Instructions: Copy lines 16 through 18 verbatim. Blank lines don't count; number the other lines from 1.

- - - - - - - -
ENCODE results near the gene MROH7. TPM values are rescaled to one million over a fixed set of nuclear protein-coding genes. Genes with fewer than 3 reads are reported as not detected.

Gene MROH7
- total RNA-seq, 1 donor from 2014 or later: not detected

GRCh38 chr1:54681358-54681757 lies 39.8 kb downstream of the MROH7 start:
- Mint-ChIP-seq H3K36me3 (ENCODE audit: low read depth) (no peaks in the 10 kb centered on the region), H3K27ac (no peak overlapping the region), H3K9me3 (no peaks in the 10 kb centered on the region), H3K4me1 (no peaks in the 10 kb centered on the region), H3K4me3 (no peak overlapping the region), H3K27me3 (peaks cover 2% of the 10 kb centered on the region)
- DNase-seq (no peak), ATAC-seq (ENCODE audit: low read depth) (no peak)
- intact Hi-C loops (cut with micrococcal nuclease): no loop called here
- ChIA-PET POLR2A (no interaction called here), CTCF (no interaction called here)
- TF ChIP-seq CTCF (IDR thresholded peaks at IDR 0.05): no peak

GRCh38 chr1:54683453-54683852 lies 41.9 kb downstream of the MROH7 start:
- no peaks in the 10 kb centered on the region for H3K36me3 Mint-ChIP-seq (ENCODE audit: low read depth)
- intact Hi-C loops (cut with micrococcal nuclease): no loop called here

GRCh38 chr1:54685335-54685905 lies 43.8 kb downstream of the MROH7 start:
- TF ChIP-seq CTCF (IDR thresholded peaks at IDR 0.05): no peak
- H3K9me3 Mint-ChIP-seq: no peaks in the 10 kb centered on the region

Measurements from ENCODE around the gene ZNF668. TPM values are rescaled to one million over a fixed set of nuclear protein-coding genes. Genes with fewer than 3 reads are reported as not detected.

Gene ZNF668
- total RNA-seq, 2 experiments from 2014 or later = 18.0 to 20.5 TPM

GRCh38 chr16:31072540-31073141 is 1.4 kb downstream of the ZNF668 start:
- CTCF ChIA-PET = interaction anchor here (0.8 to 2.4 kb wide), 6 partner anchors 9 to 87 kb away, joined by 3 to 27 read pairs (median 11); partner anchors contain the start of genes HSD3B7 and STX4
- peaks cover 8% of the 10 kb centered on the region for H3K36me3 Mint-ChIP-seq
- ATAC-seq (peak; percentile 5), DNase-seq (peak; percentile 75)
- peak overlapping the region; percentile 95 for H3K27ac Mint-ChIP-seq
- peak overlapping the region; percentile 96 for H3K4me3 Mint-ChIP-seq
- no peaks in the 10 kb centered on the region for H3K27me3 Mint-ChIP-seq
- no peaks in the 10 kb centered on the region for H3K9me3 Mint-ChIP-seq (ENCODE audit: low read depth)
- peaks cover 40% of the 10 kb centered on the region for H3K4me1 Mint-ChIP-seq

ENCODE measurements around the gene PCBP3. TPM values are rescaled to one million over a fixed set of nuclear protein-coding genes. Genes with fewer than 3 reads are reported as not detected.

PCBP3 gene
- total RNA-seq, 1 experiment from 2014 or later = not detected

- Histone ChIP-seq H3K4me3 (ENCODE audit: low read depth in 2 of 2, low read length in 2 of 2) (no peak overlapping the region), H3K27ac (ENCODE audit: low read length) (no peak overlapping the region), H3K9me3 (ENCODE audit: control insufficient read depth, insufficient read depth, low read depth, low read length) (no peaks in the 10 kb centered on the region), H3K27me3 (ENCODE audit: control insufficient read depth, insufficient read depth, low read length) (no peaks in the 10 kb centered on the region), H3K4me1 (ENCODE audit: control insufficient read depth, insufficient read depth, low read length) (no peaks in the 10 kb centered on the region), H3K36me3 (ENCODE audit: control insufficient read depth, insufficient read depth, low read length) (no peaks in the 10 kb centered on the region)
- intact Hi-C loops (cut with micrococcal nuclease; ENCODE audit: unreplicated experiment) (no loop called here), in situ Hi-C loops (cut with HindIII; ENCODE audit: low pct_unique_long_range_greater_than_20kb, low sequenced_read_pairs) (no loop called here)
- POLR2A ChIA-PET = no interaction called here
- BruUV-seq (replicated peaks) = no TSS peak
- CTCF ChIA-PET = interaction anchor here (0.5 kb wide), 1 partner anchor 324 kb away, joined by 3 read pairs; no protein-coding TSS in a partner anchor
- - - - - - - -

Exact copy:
Measurements from ENCODE around the gene ZNF668. TPM values are rescaled to one million over a fixed set of nuclear protein-coding genes. Genes with fewer than 3 reads are reported as not detected.

Gene ZNF668
- total RNA-seq, 2 experiments from 2014 or later = 18.0 to 20.5 TPM